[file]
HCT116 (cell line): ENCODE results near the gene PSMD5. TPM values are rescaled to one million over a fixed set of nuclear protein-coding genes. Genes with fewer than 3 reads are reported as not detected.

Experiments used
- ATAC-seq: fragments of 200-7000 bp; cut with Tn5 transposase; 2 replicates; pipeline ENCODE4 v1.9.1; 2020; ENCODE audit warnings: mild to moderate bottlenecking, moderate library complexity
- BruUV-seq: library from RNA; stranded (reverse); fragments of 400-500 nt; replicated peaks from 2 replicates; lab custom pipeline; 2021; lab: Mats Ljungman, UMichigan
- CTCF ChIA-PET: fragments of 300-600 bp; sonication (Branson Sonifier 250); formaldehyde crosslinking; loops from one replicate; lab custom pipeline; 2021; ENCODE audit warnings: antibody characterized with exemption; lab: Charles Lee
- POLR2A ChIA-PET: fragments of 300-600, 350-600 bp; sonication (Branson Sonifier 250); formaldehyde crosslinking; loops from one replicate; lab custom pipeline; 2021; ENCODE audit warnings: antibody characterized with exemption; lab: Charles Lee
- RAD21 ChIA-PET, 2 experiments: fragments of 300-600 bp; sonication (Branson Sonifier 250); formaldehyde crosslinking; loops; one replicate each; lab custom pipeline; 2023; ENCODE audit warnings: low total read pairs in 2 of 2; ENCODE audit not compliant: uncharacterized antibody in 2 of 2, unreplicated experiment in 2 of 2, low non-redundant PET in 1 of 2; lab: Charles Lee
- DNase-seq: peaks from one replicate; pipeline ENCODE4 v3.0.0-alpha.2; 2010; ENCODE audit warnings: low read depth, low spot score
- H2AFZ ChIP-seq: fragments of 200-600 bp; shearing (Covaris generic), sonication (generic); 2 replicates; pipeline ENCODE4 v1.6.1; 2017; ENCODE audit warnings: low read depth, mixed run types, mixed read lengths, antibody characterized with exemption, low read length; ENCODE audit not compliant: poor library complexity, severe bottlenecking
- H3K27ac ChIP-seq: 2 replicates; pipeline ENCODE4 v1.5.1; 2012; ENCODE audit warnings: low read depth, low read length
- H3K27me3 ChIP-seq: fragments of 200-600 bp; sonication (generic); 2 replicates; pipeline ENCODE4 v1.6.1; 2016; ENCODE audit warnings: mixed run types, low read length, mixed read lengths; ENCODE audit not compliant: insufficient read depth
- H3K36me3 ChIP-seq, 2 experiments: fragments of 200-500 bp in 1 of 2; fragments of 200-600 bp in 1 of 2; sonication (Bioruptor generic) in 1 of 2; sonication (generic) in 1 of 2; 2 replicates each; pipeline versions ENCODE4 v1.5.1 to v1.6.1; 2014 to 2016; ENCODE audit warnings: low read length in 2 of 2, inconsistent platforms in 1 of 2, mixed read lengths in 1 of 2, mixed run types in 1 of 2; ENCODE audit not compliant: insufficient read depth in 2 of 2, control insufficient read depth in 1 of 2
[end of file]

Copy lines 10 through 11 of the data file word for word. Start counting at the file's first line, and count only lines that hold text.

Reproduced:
- H3K27ac ChIP-seq: 2 replicates; pipeline ENCODE4 v1.5.1; 2012; ENCODE audit warnings: low read depth, low read length
- H3K27me3 ChIP-seq: fragments of 200-600 bp; sonication (generic); 2 replicates; pipeline ENCODE4 v1.6.1; 2016; ENCODE audit warnings: mixed run types, low read length, mixed read lengths; ENCODE audit not compliant: insufficient read depth